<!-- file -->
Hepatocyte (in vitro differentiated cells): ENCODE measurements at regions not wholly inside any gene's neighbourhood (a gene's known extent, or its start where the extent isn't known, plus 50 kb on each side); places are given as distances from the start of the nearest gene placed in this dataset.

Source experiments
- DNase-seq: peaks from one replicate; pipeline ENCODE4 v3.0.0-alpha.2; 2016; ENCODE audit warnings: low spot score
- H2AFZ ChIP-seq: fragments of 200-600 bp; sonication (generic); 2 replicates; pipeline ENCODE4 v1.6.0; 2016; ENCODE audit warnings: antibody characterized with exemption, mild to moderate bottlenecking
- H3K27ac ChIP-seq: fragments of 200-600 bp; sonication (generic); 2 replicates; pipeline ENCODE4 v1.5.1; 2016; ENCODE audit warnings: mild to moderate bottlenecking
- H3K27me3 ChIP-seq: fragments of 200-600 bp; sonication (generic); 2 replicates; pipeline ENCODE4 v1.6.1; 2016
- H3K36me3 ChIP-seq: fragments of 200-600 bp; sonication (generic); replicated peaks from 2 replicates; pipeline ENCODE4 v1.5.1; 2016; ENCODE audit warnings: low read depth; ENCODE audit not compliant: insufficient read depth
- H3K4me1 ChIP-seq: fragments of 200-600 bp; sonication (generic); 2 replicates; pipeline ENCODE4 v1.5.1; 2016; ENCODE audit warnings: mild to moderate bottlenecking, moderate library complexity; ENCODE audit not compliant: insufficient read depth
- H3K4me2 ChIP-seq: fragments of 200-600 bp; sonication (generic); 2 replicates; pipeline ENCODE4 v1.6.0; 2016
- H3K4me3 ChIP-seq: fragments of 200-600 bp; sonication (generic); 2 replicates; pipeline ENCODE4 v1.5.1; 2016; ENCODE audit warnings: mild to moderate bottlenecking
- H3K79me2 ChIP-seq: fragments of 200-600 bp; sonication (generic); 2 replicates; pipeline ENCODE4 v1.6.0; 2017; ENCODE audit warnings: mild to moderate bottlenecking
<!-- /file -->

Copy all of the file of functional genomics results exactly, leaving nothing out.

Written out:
Hepatocyte (in vitro differentiated cells): ENCODE measurements at regions not wholly inside any gene's neighbourhood (a gene's known extent, or its start where the extent isn't known, plus 50 kb on each side); places are given as distances from the start of the nearest gene placed in this dataset.

Source experiments
- DNase-seq: peaks from one replicate; pipeline ENCODE4 v3.0.0-alpha.2; 2016; ENCODE audit warnings: low spot score
- H2AFZ ChIP-seq: fragments of 200-600 bp; sonication (generic); 2 replicates; pipeline ENCODE4 v1.6.0; 2016; ENCODE audit warnings: antibody characterized with exemption, mild to moderate bottlenecking
- H3K27ac ChIP-seq: fragments of 200-600 bp; sonication (generic); 2 replicates; pipeline ENCODE4 v1.5.1; 2016; ENCODE audit warnings: mild to moderate bottlenecking
- H3K27me3 ChIP-seq: fragments of 200-600 bp; sonication (generic); 2 replicates; pipeline ENCODE4 v1.6.1; 2016
- H3K36me3 ChIP-seq: fragments of 200-600 bp; sonication (generic); replicated peaks from 2 replicates; pipeline ENCODE4 v1.5.1; 2016; ENCODE audit warnings: low read depth; ENCODE audit not compliant: insufficient read depth
- H3K4me1 ChIP-seq: fragments of 200-600 bp; sonication (generic); 2 replicates; pipeline ENCODE4 v1.5.1; 2016; ENCODE audit warnings: mild to moderate bottlenecking, moderate library complexity; ENCODE audit not compliant: insufficient read depth
- H3K4me2 ChIP-seq: fragments of 200-600 bp; sonication (generic); 2 replicates; pipeline ENCODE4 v1.6.0; 2016
- H3K4me3 ChIP-seq: fragments of 200-600 bp; sonication (generic); 2 replicates; pipeline ENCODE4 v1.5.1; 2016; ENCODE audit warnings: mild to moderate bottlenecking
- H3K79me2 ChIP-seq: fragments of 200-600 bp; sonication (generic); 2 replicates; pipeline ENCODE4 v1.6.0; 2017; ENCODE audit warnings: mild to moderate bottlenecking